Hoboken on Wednesday unveiled an initiative months in the making that the city’s mayor, Ravi Bhalla, said will address the problem of rising numbers of homeless people in Hoboken and countywide.
The program is one that Bhalla told The Jersey Journal will be meaningful and groundbreaking, one that could serve as a model for cities nationwide. Partnering with local companies, nonprofits and other government agencies, the city intends to help create the city’s first all-access food pantry, install “donation meters” that will allow pedestrians to donate spare change to the Hoboken homeless shelter and more.
“Ours is the wealthiest nation in human history and yet in Hoboken simply walking our streets we are reminded daily that not everyone enjoys the benefits from the success of our community,” Bhalla said Wednesday when he announced the initiative.
Wednesday’s unveiling came at the Brennan courthouse in Jersey City, as state and county officials announced the start of a state program funded by Hoboken University Medical Center and Jersey City Medical Center that would give 25 homeless people $10,000 vouchers each to pay for temporary housing.
Bhalla said his chief of staff, John Allen, spearheaded that initiative.
Hoboken will also work with Hoboken Community Center to create a food pantry at the former YMCA location, thanks to a $10,000 donation from MBS Housing, and will give office space on Willow Avenue to Easterseals. That nonprofit will offer employment services for adults with special needs and training for seniors looking to re-enter the workforce.
“We’re making sure that people do not end up becoming homeless in the first place,” Bhalla said.
Our Lady of Grace operates a food pantry for single mothers, but the new one will be open to anyone.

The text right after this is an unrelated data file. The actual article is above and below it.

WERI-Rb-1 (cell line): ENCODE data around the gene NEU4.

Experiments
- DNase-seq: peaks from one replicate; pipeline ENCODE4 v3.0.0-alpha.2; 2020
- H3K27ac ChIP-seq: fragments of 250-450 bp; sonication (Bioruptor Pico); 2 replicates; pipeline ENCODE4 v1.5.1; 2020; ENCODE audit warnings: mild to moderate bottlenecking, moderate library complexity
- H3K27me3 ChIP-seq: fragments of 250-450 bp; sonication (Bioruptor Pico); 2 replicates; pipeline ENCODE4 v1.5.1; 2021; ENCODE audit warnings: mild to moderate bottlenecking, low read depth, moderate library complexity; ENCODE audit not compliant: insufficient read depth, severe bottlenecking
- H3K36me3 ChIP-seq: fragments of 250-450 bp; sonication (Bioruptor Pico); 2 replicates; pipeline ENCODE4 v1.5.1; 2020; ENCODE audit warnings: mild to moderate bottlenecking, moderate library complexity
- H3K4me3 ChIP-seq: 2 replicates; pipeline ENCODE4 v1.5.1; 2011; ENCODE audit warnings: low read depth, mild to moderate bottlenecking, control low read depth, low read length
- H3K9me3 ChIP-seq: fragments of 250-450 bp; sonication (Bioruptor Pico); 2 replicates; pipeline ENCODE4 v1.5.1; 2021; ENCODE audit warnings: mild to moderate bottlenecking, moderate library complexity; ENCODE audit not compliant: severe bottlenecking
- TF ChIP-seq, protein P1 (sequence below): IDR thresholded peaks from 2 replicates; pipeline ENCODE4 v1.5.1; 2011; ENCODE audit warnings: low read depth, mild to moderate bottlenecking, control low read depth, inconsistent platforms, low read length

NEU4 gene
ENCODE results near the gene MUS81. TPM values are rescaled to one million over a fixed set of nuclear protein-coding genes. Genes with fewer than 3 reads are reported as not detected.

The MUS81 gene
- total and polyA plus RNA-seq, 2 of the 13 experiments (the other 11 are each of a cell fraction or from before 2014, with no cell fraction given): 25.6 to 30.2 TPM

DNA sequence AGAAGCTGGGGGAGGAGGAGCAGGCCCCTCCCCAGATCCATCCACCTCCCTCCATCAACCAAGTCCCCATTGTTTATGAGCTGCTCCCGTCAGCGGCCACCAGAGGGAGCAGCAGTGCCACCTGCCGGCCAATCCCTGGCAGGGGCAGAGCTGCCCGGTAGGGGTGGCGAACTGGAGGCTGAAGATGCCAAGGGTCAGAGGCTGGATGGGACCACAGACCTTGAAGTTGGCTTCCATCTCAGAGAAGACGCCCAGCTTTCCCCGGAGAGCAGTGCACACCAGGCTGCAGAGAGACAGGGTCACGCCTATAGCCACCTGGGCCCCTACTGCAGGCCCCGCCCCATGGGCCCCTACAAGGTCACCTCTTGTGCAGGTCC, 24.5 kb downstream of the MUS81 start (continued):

Allen, an Easterseals board member, told The Jersey Journal he recused himself from discussions over the office space, which was given to Hoboken by developers of the Harlow apartment building.
Finally, in upcoming weeks the city will install parking meters that have been refurbished and given to the city by IPS Group to use as “donation meters.” The idea is if you have spare change but prefer not to give it to a homeless person directly, you can drop it in one of the meters, which will be emptied by the United Way of Hudson County and the proceeds donated to the homeless shelter.
Panhandling on city streets has become more “acute,” Bhalla said, and the donation meters will give people a way to contribute without worrying about what their donation is being spent on.
“You don’t know where that money is going,” the mayor said. “And it’s also a quality-of-life issue.”
The initiative comes out of a task force Bhalla created after he became mayor in January.
The city asks that anyone wishing to be a part of the anti-homelessness initiative to contact Caroline Caulfield, the city’s constituent affairs chief, at firstname.lastname@example.org.